Jon Campisi Jul. 3, 2013, 8:05am


There’s no question that the scandal-tainted departure of former Pennsylvania Supreme

Court Justice Joan Orie Melvin left a black eye on the state judiciary.

But it appears there might be a light at the end of the tunnel with the recent confirmation of Correale Stevens to fill the seat left vacant by Orie Melvin’s resignation, which came following the former justice’s conviction of using court staffers to work on campaign issues.

Stevens, most recently the president judge of Pennsylvania Superior Court, one of the commonwealth’s two intermediate appellate bodies, is viewed as a court reformer by some in local legal circles.

The jurist, who has served in the state legislature, as a district attorney, and as a city solicitor, will soon be sworn in as the seventh member of the state Supreme Court, the Republican’s entrance returning the bench to a 4-3 GOP majority.

Gov. Tom Corbett, a fellow Republican, recently appointed Stevens to the highest court in the commonwealth. The judge was subsequently confirmed to the high court in unanimous votes by both the Senate Judiciary Committee and the full Senate.

And while it remains to be seen how Stevens will vote after he dons his black robes, one thing appears certain – attorneys, judges, politicians and court reformers alike seem to have some level of respect for the 66-year-old Luzerne County native.

“Throughout the legal community, Judge Stevens is known for his devotion to improving the quality of justice,” Pennsylvania Bar Association President Forest N. Myers said in a statement. “During his more than two decades as a jurist, he has demonstrated a broad knowledge of the law. He has built an exceptional record of professional involvement and has been actively engaged in the organized bar, including memberships in the PBA’s Bar/Press Committee and the Appellate Advocacy Committee.”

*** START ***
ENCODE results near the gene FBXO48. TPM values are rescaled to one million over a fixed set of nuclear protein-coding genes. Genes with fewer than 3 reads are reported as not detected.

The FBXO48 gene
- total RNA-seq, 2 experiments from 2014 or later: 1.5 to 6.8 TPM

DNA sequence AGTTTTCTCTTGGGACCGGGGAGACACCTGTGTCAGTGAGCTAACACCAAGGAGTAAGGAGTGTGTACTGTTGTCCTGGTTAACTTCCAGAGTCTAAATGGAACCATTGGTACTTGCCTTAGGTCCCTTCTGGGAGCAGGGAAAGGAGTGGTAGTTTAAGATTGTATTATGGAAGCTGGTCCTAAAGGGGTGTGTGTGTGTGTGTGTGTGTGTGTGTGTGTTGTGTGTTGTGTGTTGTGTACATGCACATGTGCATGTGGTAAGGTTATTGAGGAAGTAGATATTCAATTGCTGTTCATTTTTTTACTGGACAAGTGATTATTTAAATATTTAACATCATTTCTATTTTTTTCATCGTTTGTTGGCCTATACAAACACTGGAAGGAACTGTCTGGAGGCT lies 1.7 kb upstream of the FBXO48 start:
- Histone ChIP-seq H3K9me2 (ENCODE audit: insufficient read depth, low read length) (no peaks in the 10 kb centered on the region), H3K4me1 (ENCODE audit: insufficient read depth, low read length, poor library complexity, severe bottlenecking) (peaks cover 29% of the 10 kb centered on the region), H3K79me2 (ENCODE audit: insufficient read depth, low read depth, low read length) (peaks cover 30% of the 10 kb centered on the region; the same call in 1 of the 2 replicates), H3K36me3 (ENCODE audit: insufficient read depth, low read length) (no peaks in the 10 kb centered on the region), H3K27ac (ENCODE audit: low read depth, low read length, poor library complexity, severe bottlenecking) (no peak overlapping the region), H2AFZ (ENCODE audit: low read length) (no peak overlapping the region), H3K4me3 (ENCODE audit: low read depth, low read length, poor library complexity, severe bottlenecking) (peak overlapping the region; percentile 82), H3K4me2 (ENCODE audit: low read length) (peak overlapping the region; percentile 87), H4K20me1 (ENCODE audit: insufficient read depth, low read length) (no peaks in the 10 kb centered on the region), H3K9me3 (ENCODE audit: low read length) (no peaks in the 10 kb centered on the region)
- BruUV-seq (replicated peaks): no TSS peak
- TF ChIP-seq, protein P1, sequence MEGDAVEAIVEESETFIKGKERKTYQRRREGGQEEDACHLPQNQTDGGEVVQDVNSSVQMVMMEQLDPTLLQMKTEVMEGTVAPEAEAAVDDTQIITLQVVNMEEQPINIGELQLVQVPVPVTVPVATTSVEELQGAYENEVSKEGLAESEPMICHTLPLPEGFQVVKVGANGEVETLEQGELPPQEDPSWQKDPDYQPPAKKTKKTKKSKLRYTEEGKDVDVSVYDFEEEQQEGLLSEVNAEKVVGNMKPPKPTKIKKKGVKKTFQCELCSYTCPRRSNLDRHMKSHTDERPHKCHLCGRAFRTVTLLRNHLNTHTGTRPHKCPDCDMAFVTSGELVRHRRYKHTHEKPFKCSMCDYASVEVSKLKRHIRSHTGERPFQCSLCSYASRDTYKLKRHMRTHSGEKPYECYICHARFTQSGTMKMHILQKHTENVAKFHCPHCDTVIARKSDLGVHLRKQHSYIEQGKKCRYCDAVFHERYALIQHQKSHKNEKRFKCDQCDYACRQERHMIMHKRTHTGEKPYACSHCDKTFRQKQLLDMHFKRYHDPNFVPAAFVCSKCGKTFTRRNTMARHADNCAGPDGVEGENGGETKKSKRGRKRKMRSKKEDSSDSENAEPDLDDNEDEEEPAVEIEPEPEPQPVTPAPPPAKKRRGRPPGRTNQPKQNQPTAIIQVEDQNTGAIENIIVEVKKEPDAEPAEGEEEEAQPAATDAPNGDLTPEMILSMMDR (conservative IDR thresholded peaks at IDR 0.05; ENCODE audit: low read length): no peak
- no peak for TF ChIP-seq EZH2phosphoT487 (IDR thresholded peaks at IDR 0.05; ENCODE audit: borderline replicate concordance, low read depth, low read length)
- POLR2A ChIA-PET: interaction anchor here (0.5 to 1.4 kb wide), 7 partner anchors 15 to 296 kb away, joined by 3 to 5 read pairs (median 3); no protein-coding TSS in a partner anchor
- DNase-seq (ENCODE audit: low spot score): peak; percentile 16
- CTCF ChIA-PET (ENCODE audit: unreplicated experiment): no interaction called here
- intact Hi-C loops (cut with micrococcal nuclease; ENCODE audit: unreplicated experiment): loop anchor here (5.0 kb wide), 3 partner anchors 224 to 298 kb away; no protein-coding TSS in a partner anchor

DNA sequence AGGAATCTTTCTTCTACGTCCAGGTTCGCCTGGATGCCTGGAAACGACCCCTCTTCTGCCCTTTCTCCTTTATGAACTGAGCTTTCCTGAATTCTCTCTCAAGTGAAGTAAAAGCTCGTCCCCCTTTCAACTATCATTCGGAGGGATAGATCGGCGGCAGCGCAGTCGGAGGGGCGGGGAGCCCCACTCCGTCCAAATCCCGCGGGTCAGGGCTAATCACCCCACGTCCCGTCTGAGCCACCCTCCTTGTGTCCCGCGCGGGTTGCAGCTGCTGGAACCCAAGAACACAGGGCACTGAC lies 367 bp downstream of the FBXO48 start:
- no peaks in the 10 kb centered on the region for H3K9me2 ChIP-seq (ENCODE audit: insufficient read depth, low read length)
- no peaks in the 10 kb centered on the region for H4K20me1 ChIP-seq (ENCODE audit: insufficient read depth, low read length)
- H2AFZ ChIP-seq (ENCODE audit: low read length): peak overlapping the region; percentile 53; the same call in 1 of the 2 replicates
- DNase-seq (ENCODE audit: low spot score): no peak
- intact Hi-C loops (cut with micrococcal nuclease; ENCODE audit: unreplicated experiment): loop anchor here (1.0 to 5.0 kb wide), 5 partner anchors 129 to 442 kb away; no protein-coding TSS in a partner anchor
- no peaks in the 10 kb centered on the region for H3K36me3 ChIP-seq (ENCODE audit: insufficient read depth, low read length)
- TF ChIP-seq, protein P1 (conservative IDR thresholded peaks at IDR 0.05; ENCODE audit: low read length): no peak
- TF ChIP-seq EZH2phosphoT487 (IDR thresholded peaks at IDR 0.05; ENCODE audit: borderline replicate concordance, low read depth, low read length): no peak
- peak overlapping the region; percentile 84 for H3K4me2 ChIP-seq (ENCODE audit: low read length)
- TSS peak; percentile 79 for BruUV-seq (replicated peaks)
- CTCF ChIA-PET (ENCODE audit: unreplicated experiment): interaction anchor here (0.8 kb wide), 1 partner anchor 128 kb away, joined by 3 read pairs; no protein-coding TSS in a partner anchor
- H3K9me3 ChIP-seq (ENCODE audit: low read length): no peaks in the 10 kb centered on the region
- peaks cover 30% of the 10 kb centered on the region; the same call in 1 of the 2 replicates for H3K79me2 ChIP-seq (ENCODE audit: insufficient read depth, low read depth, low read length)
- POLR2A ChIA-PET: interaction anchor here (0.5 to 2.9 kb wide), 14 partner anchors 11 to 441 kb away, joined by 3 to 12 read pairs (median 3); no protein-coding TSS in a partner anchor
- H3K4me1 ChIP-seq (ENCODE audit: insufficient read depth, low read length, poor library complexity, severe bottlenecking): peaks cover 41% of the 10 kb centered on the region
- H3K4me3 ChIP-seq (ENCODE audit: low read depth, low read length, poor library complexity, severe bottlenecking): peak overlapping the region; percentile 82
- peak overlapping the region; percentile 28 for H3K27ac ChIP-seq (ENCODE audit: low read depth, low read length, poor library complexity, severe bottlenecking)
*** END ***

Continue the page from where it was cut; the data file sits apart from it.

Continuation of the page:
In his statement, Myers noted that while reviewing Stevens’ 2007 retention bid for his seat on the Superior Court, the bar association’s Judicial Evaluation Committee pointed out the fact that Stevens is “held in high esteem throughout the legal community and is known for consistently being thoroughly prepared, polite, courteous and fair.”

The panel went on to state that Stevens’ legal opinions are often “well reasoned” and “clearly written,” and that the judge has always demonstrated a strong knowledge of the law.

“Through his service, he has shown an unquestionable devotion to enhancing the quality of justice,” the committee wrote back in 2007. “Because of Judge Stevens’ work ethic, respect of his peers and devotion to the quality of justice, the Commission recommends his retention as a judge of the Pennsylvania Superior Court.”

And to show that Stevens’ confirmation has been embraced across party lines, Democratic State Sen. John Yudichak, who represents part of Stevens’ home county of Luzerne, released a statement on the day of the judge’s Senate confirmation calling Stevens quite possibly the most “qualified jurist in recent memory to be confirmed to serve on the Pennsylvania Supreme Court.

“Throughout his impressive career as a public official, Judge Stevens has shown an unmatched commitment to the fair and impartial administration of justice – a commitment that will only strengthen our state Supreme Court.”

If it’s one thing the Pennsylvania Supreme Court is in need of, it’s a public makeover, especially after that photo that circulated to state judges of disgraced former Justice Orie Melvin in handcuffs.

Part of her punishment arising from her public corruption conviction was to pen a written apology on her police booking mug shot and mail out, at her expense, a copy of the image to all of the commonwealth’s judges.

The act no doubt tainted the judiciary’s image.

Some contend Stevens is just the person to help facilitate that hoped-for changing public view.

Stevens not only made it his goal to make the Superior Court website more open and public-friendly, but as president judge of the appellate body he also made a decision to host traveling court sessions, holding judicial proceedings on the campuses of high schools and universities, with the ultimate goal of educating the citizenry on the inner workings of the judiciary, and appellate court procedure in particular.

As for finally having another body on the high court to help facilitate justice, especially in the event of a tie court decision, that in and of itself appears to be a sigh of relief for many.

“It’s time for our Supreme Court to operate at full capacity so we’re glad there will soon be a full complement of seven justices,” Lynn Marks, executive director of the advocacy group Pennsylvanians for Modern Courts, told the Pennsylvania Record.

As for Stevens, Marks said since the jurist has already served on an appellate bench, the learning curve should be short, which is a plus.

“There is a lot of important work ahead and we know that Judge Stevens – almost Justice Stevens – is up to the task,” she said.

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